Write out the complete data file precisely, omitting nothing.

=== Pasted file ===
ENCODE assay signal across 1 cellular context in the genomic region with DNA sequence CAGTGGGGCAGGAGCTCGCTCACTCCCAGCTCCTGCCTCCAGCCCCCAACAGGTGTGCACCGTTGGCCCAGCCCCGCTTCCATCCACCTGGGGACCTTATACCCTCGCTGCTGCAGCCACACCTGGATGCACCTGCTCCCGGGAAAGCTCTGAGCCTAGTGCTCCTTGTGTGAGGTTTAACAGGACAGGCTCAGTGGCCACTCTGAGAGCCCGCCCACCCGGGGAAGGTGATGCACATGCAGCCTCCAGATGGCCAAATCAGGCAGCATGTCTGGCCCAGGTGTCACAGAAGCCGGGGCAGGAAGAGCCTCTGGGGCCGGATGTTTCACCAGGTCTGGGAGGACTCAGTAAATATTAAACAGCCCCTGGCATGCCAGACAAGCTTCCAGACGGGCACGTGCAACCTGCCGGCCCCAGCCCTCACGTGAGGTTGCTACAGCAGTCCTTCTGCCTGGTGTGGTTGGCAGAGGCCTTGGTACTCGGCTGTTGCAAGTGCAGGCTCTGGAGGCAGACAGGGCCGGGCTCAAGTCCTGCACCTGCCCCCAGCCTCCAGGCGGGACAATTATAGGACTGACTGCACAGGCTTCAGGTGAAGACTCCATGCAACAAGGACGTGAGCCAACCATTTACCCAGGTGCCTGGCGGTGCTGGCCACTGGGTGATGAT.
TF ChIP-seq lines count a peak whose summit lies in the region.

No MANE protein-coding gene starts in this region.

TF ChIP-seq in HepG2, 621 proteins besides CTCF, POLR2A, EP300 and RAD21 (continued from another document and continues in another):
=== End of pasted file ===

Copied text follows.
ENCODE assay signal across 1 cellular context in the genomic region with DNA sequence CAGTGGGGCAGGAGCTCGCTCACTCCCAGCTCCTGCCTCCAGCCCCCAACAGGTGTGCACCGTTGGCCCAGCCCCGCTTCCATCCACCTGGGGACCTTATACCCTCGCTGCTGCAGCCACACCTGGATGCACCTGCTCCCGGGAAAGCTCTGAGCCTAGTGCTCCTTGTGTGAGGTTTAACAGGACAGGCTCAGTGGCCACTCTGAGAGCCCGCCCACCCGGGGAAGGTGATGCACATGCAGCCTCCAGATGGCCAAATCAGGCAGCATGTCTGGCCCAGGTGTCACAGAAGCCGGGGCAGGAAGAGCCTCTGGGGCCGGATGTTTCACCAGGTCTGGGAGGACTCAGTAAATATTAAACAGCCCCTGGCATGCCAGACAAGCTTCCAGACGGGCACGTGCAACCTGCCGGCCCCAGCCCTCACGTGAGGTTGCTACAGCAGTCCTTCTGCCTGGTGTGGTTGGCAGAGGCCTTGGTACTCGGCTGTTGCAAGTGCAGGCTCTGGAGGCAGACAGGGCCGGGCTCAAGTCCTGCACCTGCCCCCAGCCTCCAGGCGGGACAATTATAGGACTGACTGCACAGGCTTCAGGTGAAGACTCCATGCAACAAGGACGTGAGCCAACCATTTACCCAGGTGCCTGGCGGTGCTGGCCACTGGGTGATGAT.
TF ChIP-seq lines count a peak whose summit lies in the region.

No MANE protein-coding gene starts in this region.

TF ChIP-seq in HepG2, 621 proteins besides CTCF, POLR2A, EP300 and RAD21 (continued from another document and continues in another):